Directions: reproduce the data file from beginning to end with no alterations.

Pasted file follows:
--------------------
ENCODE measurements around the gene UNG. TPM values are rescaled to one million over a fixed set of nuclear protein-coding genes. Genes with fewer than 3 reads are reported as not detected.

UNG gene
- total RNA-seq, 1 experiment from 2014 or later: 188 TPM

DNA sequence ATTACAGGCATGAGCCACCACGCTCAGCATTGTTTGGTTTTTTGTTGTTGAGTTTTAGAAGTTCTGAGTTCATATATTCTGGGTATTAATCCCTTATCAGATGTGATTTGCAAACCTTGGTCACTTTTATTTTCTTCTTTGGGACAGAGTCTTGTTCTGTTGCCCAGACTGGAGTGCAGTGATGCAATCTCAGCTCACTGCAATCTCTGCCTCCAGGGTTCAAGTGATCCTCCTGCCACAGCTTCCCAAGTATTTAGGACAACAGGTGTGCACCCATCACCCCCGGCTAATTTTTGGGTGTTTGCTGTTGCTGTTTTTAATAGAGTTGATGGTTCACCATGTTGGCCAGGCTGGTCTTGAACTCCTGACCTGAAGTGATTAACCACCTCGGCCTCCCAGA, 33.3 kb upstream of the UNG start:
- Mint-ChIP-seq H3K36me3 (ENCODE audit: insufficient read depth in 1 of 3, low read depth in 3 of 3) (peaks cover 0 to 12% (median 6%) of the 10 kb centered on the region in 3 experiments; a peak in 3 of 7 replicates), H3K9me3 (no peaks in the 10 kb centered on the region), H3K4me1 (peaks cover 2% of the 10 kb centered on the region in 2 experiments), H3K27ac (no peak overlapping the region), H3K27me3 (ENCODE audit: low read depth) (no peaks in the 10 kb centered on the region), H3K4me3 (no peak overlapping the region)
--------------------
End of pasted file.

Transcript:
ENCODE measurements around the gene UNG. TPM values are rescaled to one million over a fixed set of nuclear protein-coding genes. Genes with fewer than 3 reads are reported as not detected.

UNG gene
- total RNA-seq, 1 experiment from 2014 or later: 188 TPM

DNA sequence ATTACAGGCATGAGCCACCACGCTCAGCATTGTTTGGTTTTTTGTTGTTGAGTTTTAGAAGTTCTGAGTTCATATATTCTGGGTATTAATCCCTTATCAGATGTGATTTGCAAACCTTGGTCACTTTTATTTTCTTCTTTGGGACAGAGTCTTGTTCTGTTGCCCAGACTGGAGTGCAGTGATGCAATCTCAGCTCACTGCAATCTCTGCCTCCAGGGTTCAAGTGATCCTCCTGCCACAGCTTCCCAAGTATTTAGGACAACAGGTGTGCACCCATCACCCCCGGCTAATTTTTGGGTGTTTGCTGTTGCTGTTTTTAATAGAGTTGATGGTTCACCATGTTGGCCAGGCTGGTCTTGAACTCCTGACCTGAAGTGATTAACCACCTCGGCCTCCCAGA, 33.3 kb upstream of the UNG start:
- Mint-ChIP-seq H3K36me3 (ENCODE audit: insufficient read depth in 1 of 3, low read depth in 3 of 3) (peaks cover 0 to 12% (median 6%) of the 10 kb centered on the region in 3 experiments; a peak in 3 of 7 replicates), H3K9me3 (no peaks in the 10 kb centered on the region), H3K4me1 (peaks cover 2% of the 10 kb centered on the region in 2 experiments), H3K27ac (no peak overlapping the region), H3K27me3 (ENCODE audit: low read depth) (no peaks in the 10 kb centered on the region), H3K4me3 (no peak overlapping the region)